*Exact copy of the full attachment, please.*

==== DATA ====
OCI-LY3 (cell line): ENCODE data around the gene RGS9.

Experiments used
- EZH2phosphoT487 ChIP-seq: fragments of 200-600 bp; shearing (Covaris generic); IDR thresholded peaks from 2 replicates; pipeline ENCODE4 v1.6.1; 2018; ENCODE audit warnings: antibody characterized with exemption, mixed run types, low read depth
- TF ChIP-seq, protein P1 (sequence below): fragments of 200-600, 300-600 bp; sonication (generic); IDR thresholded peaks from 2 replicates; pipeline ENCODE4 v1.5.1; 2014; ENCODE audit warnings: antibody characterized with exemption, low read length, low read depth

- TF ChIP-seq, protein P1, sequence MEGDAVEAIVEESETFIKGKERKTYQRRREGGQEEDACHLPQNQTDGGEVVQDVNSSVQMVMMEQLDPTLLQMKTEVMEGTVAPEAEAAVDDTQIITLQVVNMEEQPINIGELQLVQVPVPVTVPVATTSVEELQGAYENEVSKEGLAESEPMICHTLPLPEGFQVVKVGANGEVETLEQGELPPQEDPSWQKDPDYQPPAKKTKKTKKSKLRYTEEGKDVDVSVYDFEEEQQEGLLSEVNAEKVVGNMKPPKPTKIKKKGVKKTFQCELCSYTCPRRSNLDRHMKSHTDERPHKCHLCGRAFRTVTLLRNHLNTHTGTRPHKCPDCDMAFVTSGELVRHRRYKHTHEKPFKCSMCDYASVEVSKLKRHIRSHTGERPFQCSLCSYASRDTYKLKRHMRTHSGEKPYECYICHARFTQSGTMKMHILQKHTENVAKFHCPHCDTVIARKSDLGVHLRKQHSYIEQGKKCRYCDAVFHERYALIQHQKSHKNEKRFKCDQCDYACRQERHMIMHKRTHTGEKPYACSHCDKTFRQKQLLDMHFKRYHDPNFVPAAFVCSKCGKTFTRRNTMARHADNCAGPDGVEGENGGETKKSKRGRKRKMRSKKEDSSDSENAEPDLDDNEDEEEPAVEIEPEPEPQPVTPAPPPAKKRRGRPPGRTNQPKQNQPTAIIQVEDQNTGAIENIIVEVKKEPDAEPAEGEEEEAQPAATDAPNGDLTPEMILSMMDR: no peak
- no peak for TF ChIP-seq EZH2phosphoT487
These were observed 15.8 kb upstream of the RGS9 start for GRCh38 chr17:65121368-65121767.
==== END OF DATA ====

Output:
OCI-LY3 (cell line): ENCODE data around the gene RGS9.

Experiments used
- EZH2phosphoT487 ChIP-seq: fragments of 200-600 bp; shearing (Covaris generic); IDR thresholded peaks from 2 replicates; pipeline ENCODE4 v1.6.1; 2018; ENCODE audit warnings: antibody characterized with exemption, mixed run types, low read depth
- TF ChIP-seq, protein P1 (sequence below): fragments of 200-600, 300-600 bp; sonication (generic); IDR thresholded peaks from 2 replicates; pipeline ENCODE4 v1.5.1; 2014; ENCODE audit warnings: antibody characterized with exemption, low read length, low read depth

- TF ChIP-seq, protein P1, sequence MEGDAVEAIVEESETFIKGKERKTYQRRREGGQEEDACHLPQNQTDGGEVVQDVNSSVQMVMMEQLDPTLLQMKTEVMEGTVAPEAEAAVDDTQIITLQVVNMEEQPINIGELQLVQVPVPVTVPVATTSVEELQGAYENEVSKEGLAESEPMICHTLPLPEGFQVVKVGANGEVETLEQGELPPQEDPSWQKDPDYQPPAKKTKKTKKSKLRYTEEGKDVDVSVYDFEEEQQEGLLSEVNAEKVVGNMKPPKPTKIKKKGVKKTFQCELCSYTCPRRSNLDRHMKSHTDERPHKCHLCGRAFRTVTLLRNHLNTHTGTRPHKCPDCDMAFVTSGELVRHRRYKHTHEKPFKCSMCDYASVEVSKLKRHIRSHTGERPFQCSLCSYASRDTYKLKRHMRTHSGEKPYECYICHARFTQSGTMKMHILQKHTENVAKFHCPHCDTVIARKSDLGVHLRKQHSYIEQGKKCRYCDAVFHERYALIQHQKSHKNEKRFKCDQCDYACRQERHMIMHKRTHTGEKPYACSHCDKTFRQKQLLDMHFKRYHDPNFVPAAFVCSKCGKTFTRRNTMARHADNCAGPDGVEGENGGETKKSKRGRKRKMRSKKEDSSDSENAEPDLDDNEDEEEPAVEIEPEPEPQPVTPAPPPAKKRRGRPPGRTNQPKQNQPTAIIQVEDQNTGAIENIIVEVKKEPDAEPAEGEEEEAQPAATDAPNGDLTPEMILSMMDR: no peak
- no peak for TF ChIP-seq EZH2phosphoT487
These were observed 15.8 kb upstream of the RGS9 start for GRCh38 chr17:65121368-65121767.